• Animal Rights Vs Human Rights - 1,858 words
    Animal Rights Vs. Human Rights h Laboratory animals The use of laboratory animals is important to three main areas: biomedical research, product safety testing, and education. Biomedical researchers use animals to extend their understanding of the workings of the body and the processes of disease and health, and to develop new vaccines and treatments for various diseases. The research these people do isnt only for human benefit; it is also helping to develop veterinary techniques. The industry uses animals to test the effectiveness and safety of many consumer products, such as cosmetics, household cleaning products, pesticides, chemicals, and drugs. Educators, from elementary school all the ...
    Related: animal abuse, animal experimentation, animal research, animal rights, animal testing, animal welfare, human health
  • Approaches To Environmental Ethics And Kants Principle - 979 words
    Approaches To Environmental Ethics And KantS Principle 1. All of the three approaches to environmental ethics use Kant's principle to various extents. The differences between them lie in their individual definitions of moral categories. It's like looking at the same slide under three different powers on a microscope. Each approach relies on Kant's principle to protect the interest of that which they deem worthy. Baxter's anthropocentric approach clearly states that our obligations regarding the environment are to be determined solely on the basis of human interests. Our welfare depends on breathable air, drinkable water and edible food. Thus, polluting the environment to the extent that it d ...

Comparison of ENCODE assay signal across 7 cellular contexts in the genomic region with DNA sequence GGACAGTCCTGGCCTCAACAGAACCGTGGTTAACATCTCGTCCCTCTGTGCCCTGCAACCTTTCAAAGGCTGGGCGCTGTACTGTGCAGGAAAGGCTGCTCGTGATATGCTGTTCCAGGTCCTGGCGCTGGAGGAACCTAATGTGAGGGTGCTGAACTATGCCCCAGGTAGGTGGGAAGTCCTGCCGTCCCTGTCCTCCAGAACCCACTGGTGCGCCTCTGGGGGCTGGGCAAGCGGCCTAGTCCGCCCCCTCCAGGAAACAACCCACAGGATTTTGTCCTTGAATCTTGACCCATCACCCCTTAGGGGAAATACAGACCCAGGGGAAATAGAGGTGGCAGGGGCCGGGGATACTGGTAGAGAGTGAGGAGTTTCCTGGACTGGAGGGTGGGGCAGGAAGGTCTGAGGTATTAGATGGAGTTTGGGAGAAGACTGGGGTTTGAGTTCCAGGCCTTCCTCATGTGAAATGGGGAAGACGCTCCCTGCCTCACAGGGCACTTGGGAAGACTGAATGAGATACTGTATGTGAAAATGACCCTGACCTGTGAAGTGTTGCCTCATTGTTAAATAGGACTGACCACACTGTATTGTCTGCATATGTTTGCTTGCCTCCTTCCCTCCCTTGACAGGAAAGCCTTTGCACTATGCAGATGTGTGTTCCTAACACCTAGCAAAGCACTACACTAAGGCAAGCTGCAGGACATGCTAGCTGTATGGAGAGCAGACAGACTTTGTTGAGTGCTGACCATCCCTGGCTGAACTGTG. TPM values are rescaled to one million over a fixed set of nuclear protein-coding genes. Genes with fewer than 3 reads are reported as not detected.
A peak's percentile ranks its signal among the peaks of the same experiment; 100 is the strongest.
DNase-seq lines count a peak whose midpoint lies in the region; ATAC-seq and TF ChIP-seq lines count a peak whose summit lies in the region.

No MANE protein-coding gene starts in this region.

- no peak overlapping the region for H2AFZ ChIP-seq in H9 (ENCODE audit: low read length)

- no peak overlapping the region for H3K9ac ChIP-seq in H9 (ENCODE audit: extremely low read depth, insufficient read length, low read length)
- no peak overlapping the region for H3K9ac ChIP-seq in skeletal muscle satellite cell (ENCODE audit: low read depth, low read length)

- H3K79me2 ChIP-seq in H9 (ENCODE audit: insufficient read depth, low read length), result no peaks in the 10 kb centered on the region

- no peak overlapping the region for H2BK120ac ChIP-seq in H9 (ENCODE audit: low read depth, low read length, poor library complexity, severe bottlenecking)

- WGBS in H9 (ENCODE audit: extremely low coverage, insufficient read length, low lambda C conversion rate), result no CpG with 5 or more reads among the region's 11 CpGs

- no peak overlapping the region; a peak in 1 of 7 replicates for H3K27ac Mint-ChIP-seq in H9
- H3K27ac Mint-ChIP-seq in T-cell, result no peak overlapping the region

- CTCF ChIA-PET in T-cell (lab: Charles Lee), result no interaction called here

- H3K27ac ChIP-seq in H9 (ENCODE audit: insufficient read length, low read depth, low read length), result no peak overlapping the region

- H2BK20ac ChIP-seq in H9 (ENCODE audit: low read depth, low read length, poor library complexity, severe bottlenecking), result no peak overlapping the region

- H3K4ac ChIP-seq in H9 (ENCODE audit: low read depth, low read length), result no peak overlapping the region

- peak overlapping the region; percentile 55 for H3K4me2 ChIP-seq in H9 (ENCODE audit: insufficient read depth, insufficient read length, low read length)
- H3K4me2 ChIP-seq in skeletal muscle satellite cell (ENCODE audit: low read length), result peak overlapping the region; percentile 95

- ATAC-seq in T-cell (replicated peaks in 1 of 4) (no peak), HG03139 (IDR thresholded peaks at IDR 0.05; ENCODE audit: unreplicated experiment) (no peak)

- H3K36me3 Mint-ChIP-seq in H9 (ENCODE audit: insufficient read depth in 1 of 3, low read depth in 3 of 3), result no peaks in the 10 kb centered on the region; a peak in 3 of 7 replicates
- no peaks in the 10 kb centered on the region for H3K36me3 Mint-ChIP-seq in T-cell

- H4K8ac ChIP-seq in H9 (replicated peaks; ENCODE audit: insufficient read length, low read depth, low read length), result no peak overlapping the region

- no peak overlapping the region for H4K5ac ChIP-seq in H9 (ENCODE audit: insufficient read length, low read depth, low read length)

Related: approaches, environmental, environmental ethics, ethics, intrinsic value
  • Approaches To Environmental Ethics And Kants Principle - 1,026 words
    ... sent state of world hunger. First, the Commission claims there is a "moral obligation to overcome hunger, based on two universal values - respect for human dignity and social justice." (396) In the hierarchy of human needs, food is one of the most basic of all, along with air, water and shelter. If these fundamental requirements for life are not met, then higher level needs seem almost to be luxuries and unimportant. Unless all governments of the world actively strive to see that hunger is a tragedy of the past, "the principle that human life is sacred, which forms the very basis of human society, will gradually but relentlessly erode." (397) The Commission believes the US would be the s ...
    Related: approaches, environmental, environmental ethics, ethics, moral obligation
  • Bail Bonds - 1,890 words
    Bail Bonds Criminal Law term paper 17OCT00 Bail Bonds The principle of bail is basic to our system of justice and its practice as old as English law itself. When the administration of criminal justice was in its infancy, arrest for serious crime meant imprisonment without preliminary hearing and long periods of time could occur between apprehension and the arrival of the King's Justices to hold court. It was therefore a matter of utmost importance to a person under arrest to be able to obtain a provisional release from custody until his case was called. This was also the desideratum of the medieval sheriff, the representative of the Crown in criminal matters, who wore many hats including tha ...
    Related: bail, public policy, term paper, court case, prisoners